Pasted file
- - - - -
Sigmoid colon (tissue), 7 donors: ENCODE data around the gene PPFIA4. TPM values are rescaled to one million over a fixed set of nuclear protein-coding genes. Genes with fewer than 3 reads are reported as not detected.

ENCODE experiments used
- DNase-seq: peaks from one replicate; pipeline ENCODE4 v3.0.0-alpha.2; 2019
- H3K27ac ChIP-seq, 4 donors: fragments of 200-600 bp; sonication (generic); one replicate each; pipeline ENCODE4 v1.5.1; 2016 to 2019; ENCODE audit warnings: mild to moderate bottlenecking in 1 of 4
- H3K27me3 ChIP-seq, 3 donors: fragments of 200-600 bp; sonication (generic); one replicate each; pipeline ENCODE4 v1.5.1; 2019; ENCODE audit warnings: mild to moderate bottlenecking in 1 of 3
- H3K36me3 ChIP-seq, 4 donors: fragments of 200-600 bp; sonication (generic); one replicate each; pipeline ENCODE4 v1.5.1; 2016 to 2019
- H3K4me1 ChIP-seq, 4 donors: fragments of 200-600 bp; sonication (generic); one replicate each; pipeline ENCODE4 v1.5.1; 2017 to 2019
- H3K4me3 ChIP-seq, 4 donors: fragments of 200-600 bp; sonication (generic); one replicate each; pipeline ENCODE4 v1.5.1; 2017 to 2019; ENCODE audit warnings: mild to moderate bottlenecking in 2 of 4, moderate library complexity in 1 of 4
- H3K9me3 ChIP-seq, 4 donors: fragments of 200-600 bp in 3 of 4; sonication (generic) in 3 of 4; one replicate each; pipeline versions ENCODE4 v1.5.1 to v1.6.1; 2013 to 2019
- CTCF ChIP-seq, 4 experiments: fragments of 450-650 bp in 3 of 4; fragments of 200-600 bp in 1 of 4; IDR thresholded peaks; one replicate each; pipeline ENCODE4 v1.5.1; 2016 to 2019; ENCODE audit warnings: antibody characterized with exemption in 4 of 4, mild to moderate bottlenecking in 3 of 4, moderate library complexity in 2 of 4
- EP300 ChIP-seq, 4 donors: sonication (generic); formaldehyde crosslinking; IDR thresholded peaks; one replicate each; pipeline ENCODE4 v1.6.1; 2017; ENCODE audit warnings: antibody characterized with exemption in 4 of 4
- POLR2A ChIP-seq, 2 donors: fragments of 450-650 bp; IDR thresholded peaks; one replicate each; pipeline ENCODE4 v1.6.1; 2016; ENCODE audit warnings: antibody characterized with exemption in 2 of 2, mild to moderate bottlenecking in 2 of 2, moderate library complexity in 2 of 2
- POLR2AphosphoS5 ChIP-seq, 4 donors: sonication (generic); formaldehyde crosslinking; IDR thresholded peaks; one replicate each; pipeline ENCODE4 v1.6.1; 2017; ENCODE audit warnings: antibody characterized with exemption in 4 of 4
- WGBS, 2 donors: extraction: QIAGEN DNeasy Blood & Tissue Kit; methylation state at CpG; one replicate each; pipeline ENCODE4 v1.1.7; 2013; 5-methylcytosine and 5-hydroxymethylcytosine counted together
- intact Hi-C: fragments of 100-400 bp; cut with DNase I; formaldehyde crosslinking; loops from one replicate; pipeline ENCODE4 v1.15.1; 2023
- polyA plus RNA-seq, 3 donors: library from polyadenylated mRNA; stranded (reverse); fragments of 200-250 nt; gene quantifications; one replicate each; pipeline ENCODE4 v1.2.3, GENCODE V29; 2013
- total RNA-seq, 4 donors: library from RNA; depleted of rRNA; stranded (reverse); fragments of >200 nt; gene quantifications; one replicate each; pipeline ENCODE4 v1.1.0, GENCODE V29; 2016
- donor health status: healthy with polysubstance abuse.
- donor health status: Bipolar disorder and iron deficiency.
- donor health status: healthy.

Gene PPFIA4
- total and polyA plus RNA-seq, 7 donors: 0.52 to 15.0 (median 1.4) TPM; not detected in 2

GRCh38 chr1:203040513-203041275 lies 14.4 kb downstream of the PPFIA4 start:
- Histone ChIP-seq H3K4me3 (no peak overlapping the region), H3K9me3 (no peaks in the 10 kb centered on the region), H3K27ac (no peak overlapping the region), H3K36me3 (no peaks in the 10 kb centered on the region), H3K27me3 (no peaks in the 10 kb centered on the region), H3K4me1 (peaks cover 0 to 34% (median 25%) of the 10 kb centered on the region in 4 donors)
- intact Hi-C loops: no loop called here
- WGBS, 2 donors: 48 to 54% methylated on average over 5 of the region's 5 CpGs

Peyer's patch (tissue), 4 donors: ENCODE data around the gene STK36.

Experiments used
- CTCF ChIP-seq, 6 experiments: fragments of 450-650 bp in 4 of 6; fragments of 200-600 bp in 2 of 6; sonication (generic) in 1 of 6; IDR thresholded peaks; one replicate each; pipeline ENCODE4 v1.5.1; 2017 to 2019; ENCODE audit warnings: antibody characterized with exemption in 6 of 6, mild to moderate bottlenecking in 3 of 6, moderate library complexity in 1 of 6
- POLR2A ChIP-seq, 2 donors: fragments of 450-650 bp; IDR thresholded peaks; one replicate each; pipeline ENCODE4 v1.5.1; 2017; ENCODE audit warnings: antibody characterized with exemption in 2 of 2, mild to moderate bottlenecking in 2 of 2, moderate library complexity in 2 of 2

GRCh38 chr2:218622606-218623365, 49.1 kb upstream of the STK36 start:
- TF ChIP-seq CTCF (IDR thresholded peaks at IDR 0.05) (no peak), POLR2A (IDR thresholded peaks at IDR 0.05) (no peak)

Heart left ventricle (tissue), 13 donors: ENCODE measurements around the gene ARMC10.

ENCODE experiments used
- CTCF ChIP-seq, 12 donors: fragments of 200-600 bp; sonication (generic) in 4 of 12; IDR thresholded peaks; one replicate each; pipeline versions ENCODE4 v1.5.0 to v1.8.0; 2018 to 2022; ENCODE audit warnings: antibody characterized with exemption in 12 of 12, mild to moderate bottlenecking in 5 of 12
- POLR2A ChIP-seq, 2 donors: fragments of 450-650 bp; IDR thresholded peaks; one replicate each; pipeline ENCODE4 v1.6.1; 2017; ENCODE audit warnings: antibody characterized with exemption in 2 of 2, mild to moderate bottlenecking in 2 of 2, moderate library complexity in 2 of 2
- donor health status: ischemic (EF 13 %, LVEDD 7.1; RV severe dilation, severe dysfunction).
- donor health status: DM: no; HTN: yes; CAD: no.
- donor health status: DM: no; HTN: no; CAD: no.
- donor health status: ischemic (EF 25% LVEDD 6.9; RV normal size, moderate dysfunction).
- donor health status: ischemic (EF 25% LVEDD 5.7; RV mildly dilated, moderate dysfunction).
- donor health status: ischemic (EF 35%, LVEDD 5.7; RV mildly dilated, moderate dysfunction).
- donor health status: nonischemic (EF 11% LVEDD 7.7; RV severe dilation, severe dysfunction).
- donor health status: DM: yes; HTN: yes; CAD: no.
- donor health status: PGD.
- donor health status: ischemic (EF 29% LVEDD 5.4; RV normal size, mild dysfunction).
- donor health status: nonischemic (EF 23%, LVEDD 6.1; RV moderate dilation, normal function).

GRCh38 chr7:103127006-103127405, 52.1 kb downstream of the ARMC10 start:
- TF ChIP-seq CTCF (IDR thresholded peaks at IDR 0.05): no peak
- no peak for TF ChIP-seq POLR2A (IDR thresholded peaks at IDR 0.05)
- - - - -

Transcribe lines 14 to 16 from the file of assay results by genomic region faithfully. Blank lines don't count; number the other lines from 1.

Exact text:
- WGBS, 2 donors: extraction: QIAGEN DNeasy Blood & Tissue Kit; methylation state at CpG; one replicate each; pipeline ENCODE4 v1.1.7; 2013; 5-methylcytosine and 5-hydroxymethylcytosine counted together
- intact Hi-C: fragments of 100-400 bp; cut with DNase I; formaldehyde crosslinking; loops from one replicate; pipeline ENCODE4 v1.15.1; 2023
- polyA plus RNA-seq, 3 donors: library from polyadenylated mRNA; stranded (reverse); fragments of 200-250 nt; gene quantifications; one replicate each; pipeline ENCODE4 v1.2.3, GENCODE V29; 2013